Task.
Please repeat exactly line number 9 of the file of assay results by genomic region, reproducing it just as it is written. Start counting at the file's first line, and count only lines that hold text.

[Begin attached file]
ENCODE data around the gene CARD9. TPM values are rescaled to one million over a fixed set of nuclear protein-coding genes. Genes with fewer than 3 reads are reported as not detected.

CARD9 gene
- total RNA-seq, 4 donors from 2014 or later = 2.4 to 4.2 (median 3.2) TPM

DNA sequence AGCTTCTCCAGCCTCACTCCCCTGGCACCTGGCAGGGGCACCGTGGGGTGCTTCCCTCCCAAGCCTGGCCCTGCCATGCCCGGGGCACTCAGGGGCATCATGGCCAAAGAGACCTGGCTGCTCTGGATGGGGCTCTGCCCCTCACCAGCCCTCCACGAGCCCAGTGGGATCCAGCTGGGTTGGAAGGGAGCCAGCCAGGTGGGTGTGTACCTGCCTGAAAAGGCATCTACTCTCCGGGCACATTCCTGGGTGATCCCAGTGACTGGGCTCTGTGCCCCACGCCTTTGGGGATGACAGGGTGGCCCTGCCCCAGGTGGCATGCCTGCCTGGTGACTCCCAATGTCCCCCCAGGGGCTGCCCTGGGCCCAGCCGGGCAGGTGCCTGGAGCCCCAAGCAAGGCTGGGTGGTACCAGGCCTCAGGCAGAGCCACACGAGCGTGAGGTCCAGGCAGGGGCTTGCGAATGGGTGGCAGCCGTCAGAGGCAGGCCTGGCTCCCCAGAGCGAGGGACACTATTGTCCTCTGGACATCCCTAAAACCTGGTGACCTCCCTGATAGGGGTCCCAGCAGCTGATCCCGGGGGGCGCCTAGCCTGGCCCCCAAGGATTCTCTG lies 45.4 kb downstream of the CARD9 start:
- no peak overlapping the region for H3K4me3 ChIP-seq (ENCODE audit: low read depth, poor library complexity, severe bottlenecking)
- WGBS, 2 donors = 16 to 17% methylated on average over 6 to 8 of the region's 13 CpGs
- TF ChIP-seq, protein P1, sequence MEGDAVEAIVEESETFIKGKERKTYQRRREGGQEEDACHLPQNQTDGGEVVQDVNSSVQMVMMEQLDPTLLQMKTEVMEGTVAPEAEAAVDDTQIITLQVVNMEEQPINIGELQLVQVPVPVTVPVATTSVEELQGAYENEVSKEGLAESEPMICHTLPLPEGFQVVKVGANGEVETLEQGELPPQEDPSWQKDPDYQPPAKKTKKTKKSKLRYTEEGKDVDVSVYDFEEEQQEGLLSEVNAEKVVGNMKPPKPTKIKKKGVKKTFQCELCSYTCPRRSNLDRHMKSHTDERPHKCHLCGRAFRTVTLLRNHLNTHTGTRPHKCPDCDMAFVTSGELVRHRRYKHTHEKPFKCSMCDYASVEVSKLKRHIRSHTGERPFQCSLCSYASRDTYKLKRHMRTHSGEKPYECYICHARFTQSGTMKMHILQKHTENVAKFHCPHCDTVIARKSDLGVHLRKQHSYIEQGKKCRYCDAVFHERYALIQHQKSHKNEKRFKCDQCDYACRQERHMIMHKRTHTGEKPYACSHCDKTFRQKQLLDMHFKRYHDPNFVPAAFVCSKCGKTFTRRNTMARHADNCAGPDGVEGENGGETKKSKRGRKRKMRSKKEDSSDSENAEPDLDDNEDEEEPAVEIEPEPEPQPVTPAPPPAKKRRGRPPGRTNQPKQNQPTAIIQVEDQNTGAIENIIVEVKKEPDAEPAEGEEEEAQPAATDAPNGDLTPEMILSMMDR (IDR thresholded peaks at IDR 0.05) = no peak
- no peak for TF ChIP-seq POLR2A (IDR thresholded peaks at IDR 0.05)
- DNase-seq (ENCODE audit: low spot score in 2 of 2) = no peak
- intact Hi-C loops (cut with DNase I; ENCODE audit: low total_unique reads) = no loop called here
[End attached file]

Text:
- DNase-seq (ENCODE audit: low spot score in 2 of 2) = no peak